Nuclear Threats - Iran - 1946
“We’re going to drop it on you,” President Truman is reported to have said to Soviet ambassador Gromkyo in March 1946, as the Iran crisis came to a head. This direct threat is commonly quoted as the first nuclear ‘near miss,’ to the extent that Truman’s ultimatum has made its way into high school textbooks. The quotation is apocryphal at best. In the late 1970s, academics argued as to whether any ultimatum was issued at all. Certainly, there is no written record to confirm this, and Truman’s first public recollection of the ultimatum came in 1952, six years after the crisis. If any such demand was made, most historians now agree that the threat was to use conventional force. Yet the potential for escalation is obvious and the episode marks the first test of wills in what was to become the Cold War.
During the Second World War, Great Britain, the US and USSR agreed a joint occupation of Iran in order to exclude Germany and open a supply line to the USSR. Withdrawal was to take place six months after the end of hostilities and was set in 1945 by Bevin and Molotov for March 2nd 1946. In late 1945 the Tudeh party, an Azeri separatist movement, revolted against the Shah. Soviet occupation forces obstructed the movement of Iranian troops to the affected province, stirring American fears of the establishment of a Soviet puppet state in Northern Azerbaijan. In December, the US was able to pass a United Nations Security Council resolution calling for Soviet withdrawal, while at the same time bilateral discussions took place against a background of increasing tension and mistrust and the date for evacuation passed. A resolution came in the form of a Soviet –Iranian pact involving the creation of a joint oil company and troops departed in April 1946.
The crisis is often perceived as part of a larger American effort to carve out a sphere of influence in the Middle East in the years following the war. Yet the United States’ economic interests in Iran were at the time negligible – hardly enough to warrant direct intervention. The strategic value of Iranian oil was also in doubt. A report by the Joint Chiefs of Staff suggested that facilities in Iran and Iraq would swiftly be overrun by the Soviets in the event of war, leaving only Bahrain and Trucial Oman as secure suppliers to US forces in the region.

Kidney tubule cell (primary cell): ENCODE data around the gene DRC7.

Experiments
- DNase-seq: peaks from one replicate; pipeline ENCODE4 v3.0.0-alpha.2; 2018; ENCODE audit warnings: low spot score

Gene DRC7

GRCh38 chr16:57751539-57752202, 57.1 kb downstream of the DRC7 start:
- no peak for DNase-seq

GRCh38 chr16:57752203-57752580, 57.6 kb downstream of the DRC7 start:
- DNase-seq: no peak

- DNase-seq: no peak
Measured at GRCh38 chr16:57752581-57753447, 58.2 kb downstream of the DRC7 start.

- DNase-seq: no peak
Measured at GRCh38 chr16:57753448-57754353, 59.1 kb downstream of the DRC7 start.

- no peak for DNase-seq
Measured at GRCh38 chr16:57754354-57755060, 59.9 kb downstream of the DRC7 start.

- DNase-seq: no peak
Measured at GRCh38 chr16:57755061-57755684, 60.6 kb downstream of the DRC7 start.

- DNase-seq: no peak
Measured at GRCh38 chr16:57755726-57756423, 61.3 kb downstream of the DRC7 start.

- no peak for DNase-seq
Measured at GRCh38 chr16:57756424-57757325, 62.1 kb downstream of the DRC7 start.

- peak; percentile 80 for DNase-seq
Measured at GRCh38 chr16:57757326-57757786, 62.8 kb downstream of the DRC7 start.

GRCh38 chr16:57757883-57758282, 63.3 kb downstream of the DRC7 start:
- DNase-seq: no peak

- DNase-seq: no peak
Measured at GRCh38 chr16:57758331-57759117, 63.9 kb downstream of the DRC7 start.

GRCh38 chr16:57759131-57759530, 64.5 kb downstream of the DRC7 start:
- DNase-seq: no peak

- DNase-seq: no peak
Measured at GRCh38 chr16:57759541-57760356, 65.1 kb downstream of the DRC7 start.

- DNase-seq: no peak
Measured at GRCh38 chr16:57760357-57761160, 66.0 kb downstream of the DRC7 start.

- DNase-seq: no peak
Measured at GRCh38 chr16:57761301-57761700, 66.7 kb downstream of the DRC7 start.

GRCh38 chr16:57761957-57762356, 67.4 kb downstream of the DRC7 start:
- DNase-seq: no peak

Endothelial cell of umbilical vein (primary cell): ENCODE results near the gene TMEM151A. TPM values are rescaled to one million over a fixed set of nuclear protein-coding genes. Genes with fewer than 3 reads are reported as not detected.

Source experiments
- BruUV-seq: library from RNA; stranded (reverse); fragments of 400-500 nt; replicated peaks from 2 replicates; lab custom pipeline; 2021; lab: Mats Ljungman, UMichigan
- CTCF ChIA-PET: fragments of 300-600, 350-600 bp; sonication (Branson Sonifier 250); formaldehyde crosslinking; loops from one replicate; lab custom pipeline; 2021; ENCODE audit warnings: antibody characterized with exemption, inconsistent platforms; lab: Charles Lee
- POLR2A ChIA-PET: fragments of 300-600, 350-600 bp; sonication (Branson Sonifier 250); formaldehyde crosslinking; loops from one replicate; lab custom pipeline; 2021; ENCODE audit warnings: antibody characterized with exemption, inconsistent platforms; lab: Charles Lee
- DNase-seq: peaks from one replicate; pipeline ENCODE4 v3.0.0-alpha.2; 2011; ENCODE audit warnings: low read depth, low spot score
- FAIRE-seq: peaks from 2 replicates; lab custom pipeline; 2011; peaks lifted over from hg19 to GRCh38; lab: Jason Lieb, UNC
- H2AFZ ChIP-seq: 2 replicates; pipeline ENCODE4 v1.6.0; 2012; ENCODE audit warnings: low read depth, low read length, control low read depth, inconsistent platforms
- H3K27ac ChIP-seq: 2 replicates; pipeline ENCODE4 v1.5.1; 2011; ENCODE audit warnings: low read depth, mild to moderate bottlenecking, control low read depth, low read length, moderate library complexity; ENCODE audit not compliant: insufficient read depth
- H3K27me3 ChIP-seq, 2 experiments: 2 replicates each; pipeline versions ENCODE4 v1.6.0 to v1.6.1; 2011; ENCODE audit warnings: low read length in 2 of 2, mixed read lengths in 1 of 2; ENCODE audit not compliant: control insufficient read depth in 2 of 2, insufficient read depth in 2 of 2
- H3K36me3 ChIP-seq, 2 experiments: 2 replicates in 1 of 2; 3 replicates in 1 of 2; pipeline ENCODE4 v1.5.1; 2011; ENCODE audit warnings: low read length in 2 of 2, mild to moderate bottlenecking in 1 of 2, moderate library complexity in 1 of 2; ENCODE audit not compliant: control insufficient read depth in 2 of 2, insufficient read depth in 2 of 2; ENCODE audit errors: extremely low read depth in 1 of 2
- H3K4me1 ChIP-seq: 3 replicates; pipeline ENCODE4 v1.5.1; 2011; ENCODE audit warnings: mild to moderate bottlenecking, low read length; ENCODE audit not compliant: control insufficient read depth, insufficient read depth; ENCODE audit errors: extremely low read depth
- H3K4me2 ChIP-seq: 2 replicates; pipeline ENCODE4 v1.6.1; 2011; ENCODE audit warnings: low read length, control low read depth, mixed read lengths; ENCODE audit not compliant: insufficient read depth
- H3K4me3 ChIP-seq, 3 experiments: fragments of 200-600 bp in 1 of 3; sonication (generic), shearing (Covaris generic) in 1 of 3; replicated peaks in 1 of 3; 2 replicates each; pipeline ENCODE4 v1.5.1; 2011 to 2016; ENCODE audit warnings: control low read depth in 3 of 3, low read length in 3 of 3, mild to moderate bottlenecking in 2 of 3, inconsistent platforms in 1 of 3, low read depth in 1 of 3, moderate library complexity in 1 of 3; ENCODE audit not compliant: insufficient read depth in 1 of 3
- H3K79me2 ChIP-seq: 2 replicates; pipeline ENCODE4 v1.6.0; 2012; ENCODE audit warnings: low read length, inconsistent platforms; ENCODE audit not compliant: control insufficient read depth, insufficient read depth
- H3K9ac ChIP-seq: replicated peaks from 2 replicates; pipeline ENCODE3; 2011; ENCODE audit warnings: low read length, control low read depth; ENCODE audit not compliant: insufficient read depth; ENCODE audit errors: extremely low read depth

Those who argue that the impulse behind the crisis was strategic rather than economic, stemming mostly from Soviet suspicion of American ‘open door’ policies, seen as mere window dressing for imperialism, have difficulty in explaining the sudden hardening of Soviet attitudes in late 1945.
An alternative explanation suggests that the roots of the crisis can be found as much in competition between America and Britain as in incipient Cold War tension. US foreign policy in the aftermath of the War was directed not just at deterring the Soviet threat but at dismantling British imperial power (the abrupt cancellation of lend/lease arrangements with Britain is a good example.) Competition between all three powers in the region led to an American policy with a heavy military emphasis, designed to assure a strong role for US officials in the region, while shoring up the rule unsteady allies.
But Washington’s regional policy was also a direct threat to the Soviets. From the new home of Strategic Air Command in Dhahran, America could reach the Caucasus and the Ukraine and decimate Soviet industry, transplanted eastward away from the advancing Germans. This may have been part of US strategic calculation. A 1945 War Department report had made clear the necessity of immediate destruction of Soviet industry if a future confrontation was to be prevented from becoming a drawn out conflict. The Dhahran air base provided a means of securing strategic interests and at the same time effectively guaranteeing the Saudi regime without the encumbrance of an open-ended economic aid agreement.
Moscow’s reaction to the threat was to secure the air and land approaches to the vulnerable areas, which lay in the Iranian province of Azerbaijan. This move was interpreted by the US as part of a more general programme of Soviet expansion. Viewed through this prism, it became vital to nip Soviet aggression in the bud. America escalated the situation to a stand-off. In a classic example of what theorists call the ‘Security Dilemma,’ in which a spiral of mistrust leaves both sides no option but to increase incrementally their state of military preparedness, both the US and USSR misunderstood the other’s regional strategy as part of a larger plan. This turned a local drama into an international crisis, which, although not coming quite as close to the brink nuclear confrontation as some believe, foreshadowed closer calls to come.
|Join the GlobalSecurity.org mailing list|